Staff Sgt. Leo Angelo Mangahas, 35th Communication Squadron personal wireless communication systems non-commissioned officer in charge, opens a radio control box at Misawa Air Base, Japan, May 22, 2012. The PWCS shop on base is responsible for issuing, encrypting and repairing a $6 million inventory. The inventory includes handheld radios, base stations and other portable wireless communication devices. (U.S. Air Force photo/Airman 1st Class Zachary Kee/Released)
Staff Sgt. Leo Angelo Mangahas, 35th Communication Squadron personal wireless communication systems non-commissioned officer in charge, works on a radio control box at Misawa Air Base, Japan, May 22, 2012. The box is used to send signals to one or all of the bird aircraft strike-hazard cannons located on the base’s flightline. (U.S. Air Force photo/Airman 1st Class Zachary Kee/Released)
Fred Long, 35th Communication Squadron radio frequency technician, works with a communication system analyzer at Misawa Air Base, Japan, May 22, 2012. The analyzer is used to check the frequency of radios being worked on, as well as tune and adjust radio systems. This PWCS project included working on a base station at the base’s Airfield Operations. (U.S. Air Force photo/Airman 1st Class Zachary Kee/ Released)
by Airman 1st Class Zachary Kee
35th Fighter Wing Public Affairs
5/24/2012 - MISAWA AIR BASE, Japan -- When first responders need someone to communicate on-scene or a task hangs in the balance between success and failure, one shop can be counted on to make it happen.
The 35th Communications Squadron Personal Wireless Communication Systems shop provides land-mobile radio communications for servicemembers across Misawa Air Base, Japan.
The shop is in charge of issuing, encrypting and repairing a $6 million inventory, said Senior Airman Douglas Gilbert, 35 CS PWCS technician. The inventory includes hand-held radios, base stations and other portable wireless communication devices.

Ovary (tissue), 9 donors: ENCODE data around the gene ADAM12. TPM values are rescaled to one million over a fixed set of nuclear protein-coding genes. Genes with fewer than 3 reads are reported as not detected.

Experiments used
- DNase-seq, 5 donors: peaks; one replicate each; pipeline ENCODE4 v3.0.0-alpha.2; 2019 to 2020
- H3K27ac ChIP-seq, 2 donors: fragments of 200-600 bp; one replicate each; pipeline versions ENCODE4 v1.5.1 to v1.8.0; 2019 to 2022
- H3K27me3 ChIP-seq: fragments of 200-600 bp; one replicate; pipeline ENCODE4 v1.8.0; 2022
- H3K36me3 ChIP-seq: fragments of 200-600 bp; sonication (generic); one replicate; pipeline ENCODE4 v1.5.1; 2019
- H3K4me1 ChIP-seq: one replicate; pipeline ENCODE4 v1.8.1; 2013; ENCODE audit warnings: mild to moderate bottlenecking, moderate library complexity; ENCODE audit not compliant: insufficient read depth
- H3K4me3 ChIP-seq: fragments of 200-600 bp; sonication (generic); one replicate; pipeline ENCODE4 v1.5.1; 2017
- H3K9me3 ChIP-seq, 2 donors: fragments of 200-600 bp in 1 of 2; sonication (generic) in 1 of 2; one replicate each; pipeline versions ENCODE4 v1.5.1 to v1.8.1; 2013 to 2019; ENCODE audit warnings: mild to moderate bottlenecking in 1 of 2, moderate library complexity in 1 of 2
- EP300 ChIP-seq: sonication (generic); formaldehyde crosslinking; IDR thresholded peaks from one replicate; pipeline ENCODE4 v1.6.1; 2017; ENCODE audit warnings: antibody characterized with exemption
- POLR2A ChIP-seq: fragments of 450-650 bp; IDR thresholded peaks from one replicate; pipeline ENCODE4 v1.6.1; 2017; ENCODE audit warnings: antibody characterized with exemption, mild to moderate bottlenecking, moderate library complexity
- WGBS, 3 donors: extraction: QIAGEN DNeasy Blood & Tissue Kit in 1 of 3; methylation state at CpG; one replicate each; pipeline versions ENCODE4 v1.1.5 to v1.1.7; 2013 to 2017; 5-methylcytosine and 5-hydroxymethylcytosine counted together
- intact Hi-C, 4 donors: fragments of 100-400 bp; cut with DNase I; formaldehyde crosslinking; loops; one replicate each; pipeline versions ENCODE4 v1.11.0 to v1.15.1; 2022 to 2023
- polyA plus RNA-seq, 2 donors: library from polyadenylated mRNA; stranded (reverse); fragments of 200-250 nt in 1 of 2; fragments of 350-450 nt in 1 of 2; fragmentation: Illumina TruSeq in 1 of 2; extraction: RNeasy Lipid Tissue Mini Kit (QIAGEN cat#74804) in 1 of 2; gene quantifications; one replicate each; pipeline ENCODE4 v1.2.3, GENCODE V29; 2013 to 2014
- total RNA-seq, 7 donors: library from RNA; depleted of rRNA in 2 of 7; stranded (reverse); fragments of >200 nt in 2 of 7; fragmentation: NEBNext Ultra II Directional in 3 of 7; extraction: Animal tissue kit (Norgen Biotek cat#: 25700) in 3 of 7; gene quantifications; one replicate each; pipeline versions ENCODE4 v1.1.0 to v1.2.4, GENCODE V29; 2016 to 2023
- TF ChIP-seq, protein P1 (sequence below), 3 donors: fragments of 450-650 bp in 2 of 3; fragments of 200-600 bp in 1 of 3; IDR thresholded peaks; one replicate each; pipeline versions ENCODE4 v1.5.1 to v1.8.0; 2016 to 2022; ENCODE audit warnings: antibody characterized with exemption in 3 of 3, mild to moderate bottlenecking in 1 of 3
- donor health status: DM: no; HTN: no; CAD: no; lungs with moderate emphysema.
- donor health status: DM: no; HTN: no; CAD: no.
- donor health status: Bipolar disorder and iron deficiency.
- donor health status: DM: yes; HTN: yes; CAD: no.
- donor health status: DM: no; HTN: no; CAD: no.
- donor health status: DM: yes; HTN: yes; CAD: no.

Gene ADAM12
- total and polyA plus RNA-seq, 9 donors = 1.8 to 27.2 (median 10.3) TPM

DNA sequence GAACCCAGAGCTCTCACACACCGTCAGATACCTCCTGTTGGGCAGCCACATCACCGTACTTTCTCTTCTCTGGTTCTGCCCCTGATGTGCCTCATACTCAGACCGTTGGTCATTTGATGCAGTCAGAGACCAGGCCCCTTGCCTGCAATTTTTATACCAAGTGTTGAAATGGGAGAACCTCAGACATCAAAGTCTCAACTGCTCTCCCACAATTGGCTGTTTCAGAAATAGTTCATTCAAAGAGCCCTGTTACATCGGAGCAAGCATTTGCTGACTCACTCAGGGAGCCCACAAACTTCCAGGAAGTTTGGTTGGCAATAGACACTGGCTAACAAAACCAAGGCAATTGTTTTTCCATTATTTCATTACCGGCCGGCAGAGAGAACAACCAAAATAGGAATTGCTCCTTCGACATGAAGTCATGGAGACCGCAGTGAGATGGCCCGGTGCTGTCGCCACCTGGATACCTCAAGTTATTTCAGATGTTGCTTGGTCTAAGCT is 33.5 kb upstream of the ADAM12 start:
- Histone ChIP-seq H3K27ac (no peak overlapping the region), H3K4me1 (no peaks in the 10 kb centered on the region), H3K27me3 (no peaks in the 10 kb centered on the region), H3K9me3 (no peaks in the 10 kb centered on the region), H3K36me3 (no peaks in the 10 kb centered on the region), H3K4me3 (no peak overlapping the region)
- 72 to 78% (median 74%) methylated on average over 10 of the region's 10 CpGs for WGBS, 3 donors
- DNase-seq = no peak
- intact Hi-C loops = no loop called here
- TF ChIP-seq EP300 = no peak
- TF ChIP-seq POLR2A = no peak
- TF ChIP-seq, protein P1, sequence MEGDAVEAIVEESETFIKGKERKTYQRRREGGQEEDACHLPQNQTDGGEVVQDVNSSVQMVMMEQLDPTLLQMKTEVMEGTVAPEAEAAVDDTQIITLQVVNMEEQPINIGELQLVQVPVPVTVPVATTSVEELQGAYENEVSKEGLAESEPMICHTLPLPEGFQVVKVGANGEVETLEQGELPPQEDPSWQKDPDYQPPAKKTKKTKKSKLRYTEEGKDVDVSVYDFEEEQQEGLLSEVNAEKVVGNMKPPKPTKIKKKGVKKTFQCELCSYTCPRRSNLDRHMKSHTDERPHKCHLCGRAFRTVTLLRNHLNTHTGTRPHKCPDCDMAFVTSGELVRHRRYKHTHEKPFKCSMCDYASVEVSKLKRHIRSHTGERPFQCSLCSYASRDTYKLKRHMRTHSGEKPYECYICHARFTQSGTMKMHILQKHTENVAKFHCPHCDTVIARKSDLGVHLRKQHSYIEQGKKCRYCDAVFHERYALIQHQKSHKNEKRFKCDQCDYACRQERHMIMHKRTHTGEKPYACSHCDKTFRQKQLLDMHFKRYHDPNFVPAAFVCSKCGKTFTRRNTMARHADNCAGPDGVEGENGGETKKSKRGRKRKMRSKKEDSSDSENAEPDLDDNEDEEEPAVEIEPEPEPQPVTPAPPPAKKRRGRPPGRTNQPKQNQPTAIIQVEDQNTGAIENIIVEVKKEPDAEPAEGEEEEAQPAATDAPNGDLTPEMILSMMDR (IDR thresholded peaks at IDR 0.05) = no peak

Each unit is issued land-mobile radios, as their mission dictates, said Staff Sgt. Leo Angelo Mangahas, 35 CS PWCS non-commissioned officer in charge.
PWCS Airmen encrypt the radio devices to support military operations.
"We encrypt the devices to make sure no one is able to hear on-base conversations and pick up on what our people are saying," said Mangahas.
PWCS is also responsible for the maintenance of all land-mobile radio communications. This includes hand-held devices such as work cell phones and personal digital assistants.
"If a radio, base station or any other communication device breaks, the Comm Focal Point is called and the people from PWCS are contacted to go to the site and troubleshoot the device," said Mangahas.
When troubleshooting, PWCS Airmen check to see if the land-mobile radios are programmed correctly, check if the device is set in digital or analog mode, or if the problem is the result of a bad battery. A communication contractor is also available for more in-depth troubleshooting.
"Without PWCS radio maintenance, there would not be any communication around base," said Mangahas. "We would not be able to complete our base missions."
Land-mobile radio communication directly supports the 35th Fighter Wing mission, said Mangahas. Without communication on the flightline, jets would be unable to take off and land safely. Similarly, first responders, like base firefighters and security forces, need to be contacted immediately, and without communication, notification would not be possible.
The base's mission is the most important priority for all Airmen across Misawa Air Base, and PWCS makes communication possible, said Mangahas.
"The PWCS shop enables the 35th Fighter Wing, 21 associate units and the Japan Air Self Defense Force to generate, project and sustain combat power in the Pacific theater of operations," said Tech Sgt. Rashun Booth, 35 CS PWCS section chief.